Friday, September 21, 2007

How Would the Writer Strike Thing Work?

Okay, so it's like watching a tunnel up ahead and knowing that, not being a truck over the maximum height and not hauling anything that anyone finds particularly valuable at the moment, the height limit doesn't apply to me so my path doesn't need to change. But where do the tall trucks go carrying the really important cargo?

Exactly what does the detour mean to Guild members? What CAN they legally pen and what can they NOT during this strike period? Or, do they simply write specs and sit on them until somebody fixes the tunnel?

Thursday, September 20, 2007

Cliche' Dismay

My son once asked me what a cliche was to which I quickly responded that it was a dead horse - a shamefully abused dead horse that people refuse to bury. They just keep beating it and beating it and beating it and have parties where they block off traffic, rent bounce houses, and invite their friends and neighbors and even strangers to come beat that horse like a verbal piñata.

Shame the kid didn't tell me he needed a real definition for a school paper. His teacher did not accept "dead horse" as a definition for "cliche". Perhaps, if he'd written "verbal piñata"?

Two cliche lines in film chap me more than others: one is "bingo" when a character finds an answer, prize, trigger, puzzle piece, blue wire or whatever else it is he needs in order to move him on his way and the other "fingernails on a chalkboard" moment for me is any derivative of "I don't even know who you are anymore" usually spoken by the disenchanted friend, lover, relative or co-worker of the protagonist when he's let them down.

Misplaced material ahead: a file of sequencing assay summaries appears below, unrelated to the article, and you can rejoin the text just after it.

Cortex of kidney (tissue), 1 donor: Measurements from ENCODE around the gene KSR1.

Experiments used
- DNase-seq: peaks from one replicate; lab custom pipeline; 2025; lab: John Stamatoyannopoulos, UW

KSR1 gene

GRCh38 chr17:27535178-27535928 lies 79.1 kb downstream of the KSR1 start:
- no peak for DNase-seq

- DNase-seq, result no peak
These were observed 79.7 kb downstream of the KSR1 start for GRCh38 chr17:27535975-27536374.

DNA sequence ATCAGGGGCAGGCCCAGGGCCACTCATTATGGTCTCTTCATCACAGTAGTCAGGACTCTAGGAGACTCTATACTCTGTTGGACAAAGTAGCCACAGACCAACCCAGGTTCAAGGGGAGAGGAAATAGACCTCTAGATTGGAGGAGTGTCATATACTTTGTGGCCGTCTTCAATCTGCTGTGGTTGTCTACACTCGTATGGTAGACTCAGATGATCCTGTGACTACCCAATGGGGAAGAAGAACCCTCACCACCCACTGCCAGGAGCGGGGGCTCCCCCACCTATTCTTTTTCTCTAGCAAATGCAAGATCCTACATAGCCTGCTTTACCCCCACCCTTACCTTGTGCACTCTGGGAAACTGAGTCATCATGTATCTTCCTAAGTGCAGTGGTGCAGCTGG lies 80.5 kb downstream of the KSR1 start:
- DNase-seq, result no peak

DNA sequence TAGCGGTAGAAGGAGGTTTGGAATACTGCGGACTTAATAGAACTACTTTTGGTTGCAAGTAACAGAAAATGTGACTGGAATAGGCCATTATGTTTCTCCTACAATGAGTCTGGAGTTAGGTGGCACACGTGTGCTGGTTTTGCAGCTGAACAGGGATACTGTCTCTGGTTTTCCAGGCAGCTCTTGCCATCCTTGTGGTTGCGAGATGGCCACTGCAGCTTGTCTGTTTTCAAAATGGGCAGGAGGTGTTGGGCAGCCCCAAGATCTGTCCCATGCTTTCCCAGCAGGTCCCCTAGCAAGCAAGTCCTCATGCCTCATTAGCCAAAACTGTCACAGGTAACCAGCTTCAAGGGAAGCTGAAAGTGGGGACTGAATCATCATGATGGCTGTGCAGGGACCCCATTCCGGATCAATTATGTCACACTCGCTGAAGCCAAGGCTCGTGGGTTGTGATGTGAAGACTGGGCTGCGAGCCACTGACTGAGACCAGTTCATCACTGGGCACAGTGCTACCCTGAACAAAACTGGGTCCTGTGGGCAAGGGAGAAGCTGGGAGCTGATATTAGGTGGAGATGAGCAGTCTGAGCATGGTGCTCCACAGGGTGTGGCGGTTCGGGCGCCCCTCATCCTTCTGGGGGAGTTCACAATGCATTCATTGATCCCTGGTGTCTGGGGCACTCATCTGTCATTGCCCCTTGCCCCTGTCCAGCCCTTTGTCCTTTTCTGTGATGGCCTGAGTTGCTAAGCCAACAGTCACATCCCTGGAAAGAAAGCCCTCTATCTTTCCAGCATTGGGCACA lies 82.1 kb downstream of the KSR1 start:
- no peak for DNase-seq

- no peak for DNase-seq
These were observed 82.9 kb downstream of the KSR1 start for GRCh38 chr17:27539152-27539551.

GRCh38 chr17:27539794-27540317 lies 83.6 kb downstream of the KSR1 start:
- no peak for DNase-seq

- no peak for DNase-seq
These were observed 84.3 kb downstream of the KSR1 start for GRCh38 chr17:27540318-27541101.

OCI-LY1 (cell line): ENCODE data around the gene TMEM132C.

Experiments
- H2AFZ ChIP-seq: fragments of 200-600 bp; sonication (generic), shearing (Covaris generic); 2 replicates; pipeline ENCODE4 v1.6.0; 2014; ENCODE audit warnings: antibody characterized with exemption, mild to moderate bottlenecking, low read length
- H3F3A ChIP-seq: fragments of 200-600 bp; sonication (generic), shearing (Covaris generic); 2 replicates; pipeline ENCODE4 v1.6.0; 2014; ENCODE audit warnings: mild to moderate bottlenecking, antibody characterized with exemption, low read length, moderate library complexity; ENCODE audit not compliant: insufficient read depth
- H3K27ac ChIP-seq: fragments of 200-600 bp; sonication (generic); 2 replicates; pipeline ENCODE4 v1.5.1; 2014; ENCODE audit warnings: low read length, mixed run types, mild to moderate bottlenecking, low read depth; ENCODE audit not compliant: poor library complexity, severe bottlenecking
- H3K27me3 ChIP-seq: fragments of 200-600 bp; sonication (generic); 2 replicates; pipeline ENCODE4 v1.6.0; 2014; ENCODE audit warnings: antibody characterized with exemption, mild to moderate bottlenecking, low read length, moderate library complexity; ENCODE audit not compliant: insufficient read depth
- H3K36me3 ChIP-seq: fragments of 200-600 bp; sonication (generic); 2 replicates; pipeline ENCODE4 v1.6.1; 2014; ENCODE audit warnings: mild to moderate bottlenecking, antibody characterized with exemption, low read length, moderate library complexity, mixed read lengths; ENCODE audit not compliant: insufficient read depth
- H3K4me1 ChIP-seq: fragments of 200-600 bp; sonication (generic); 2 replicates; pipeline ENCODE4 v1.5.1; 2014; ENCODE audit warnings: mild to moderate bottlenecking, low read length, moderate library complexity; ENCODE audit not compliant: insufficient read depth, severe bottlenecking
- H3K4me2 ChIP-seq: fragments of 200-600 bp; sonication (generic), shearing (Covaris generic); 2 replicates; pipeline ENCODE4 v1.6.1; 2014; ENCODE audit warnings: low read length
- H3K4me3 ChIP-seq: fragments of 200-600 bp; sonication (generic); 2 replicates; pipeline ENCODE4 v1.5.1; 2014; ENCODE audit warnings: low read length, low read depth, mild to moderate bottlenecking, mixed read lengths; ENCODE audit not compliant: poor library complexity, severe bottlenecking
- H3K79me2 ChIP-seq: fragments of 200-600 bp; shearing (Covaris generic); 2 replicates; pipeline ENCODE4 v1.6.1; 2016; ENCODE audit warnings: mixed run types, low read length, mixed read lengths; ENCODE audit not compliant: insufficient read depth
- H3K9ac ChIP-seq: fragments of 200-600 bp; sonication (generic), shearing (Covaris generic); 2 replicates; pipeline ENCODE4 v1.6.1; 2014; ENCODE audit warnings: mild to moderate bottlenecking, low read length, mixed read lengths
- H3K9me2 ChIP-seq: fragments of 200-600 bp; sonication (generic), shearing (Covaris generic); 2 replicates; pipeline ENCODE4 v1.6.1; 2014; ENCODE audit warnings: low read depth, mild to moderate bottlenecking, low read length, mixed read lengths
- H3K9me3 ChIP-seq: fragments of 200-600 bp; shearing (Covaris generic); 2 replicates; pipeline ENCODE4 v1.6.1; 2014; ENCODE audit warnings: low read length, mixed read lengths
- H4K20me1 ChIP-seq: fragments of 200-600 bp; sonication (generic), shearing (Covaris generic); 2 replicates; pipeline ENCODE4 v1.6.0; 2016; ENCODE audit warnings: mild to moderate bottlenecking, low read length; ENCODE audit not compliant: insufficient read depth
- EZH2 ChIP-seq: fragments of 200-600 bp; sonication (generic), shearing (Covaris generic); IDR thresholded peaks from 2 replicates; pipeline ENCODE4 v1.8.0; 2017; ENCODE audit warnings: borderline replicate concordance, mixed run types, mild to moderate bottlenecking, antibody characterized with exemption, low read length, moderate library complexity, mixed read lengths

By the way, these two nauseating lines were used in two of the most highly anticipated and highly grossing films last year. Seriously. They were. (Hint: One used the word "Returns" and the other "Begins" in the title.)

I thought I was off the hook this year. I really did. I made it almost through the entire summer without hearing either one of those cliche'd lines in a new release but then I started catching up on my films. But then I went to the theater every weekend, sometimes twice if I went to the dollar movies. But then, I also took full advantage of missed new releases by using my Netflix!



It's too painful to talk about. . .

Wednesday, September 12, 2007

Austin Film Festival

According to the lastest email from AFF --
You only have 5 more days to get the best deal on your Producers Badge or Conference badge by purchasing before September 17th. The Producers Badge gives the holder access to all of the panels and films during the Festival and all of the Festival parties. The 2007 Conference Badge gives the holder access to all panels and films during the Festival, Welcome Party, Pitch Finale and Conference Wrap Party. If you have any questions please contact or for general questions, contact Marisa Melendez, Conference Assistant at